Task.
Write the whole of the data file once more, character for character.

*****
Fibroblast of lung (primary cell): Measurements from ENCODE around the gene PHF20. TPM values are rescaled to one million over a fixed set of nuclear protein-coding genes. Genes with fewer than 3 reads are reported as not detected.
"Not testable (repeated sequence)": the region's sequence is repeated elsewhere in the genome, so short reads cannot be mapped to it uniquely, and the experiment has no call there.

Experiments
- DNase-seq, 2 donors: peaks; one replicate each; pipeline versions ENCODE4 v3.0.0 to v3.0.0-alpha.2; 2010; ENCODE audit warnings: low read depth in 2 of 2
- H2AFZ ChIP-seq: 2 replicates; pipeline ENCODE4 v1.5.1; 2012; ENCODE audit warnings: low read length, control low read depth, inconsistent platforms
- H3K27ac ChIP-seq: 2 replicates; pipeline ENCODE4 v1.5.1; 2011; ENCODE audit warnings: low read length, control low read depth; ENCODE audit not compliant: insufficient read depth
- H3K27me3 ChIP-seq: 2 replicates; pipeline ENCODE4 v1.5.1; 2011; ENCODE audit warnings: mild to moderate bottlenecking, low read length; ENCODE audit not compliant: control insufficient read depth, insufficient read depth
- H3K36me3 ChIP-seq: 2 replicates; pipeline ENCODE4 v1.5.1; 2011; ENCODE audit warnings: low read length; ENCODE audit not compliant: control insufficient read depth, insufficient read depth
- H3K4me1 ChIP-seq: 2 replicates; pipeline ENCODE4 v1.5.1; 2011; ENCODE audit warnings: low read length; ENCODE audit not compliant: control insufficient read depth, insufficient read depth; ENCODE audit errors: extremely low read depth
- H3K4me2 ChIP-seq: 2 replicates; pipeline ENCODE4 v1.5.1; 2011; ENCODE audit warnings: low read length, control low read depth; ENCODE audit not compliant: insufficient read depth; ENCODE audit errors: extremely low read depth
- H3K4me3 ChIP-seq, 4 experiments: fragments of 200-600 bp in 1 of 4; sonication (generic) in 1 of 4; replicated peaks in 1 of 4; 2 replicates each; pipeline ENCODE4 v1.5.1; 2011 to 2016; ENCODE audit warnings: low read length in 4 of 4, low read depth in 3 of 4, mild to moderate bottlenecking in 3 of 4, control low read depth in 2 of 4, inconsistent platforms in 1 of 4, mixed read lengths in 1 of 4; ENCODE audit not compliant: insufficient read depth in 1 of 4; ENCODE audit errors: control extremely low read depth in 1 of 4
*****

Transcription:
Fibroblast of lung (primary cell): Measurements from ENCODE around the gene PHF20. TPM values are rescaled to one million over a fixed set of nuclear protein-coding genes. Genes with fewer than 3 reads are reported as not detected.
"Not testable (repeated sequence)": the region's sequence is repeated elsewhere in the genome, so short reads cannot be mapped to it uniquely, and the experiment has no call there.

Experiments
- DNase-seq, 2 donors: peaks; one replicate each; pipeline versions ENCODE4 v3.0.0 to v3.0.0-alpha.2; 2010; ENCODE audit warnings: low read depth in 2 of 2
- H2AFZ ChIP-seq: 2 replicates; pipeline ENCODE4 v1.5.1; 2012; ENCODE audit warnings: low read length, control low read depth, inconsistent platforms
- H3K27ac ChIP-seq: 2 replicates; pipeline ENCODE4 v1.5.1; 2011; ENCODE audit warnings: low read length, control low read depth; ENCODE audit not compliant: insufficient read depth
- H3K27me3 ChIP-seq: 2 replicates; pipeline ENCODE4 v1.5.1; 2011; ENCODE audit warnings: mild to moderate bottlenecking, low read length; ENCODE audit not compliant: control insufficient read depth, insufficient read depth
- H3K36me3 ChIP-seq: 2 replicates; pipeline ENCODE4 v1.5.1; 2011; ENCODE audit warnings: low read length; ENCODE audit not compliant: control insufficient read depth, insufficient read depth
- H3K4me1 ChIP-seq: 2 replicates; pipeline ENCODE4 v1.5.1; 2011; ENCODE audit warnings: low read length; ENCODE audit not compliant: control insufficient read depth, insufficient read depth; ENCODE audit errors: extremely low read depth
- H3K4me2 ChIP-seq: 2 replicates; pipeline ENCODE4 v1.5.1; 2011; ENCODE audit warnings: low read length, control low read depth; ENCODE audit not compliant: insufficient read depth; ENCODE audit errors: extremely low read depth
- H3K4me3 ChIP-seq, 4 experiments: fragments of 200-600 bp in 1 of 4; sonication (generic) in 1 of 4; replicated peaks in 1 of 4; 2 replicates each; pipeline ENCODE4 v1.5.1; 2011 to 2016; ENCODE audit warnings: low read length in 4 of 4, low read depth in 3 of 4, mild to moderate bottlenecking in 3 of 4, control low read depth in 2 of 4, inconsistent platforms in 1 of 4, mixed read lengths in 1 of 4; ENCODE audit not compliant: insufficient read depth in 1 of 4; ENCODE audit errors: control extremely low read depth in 1 of 4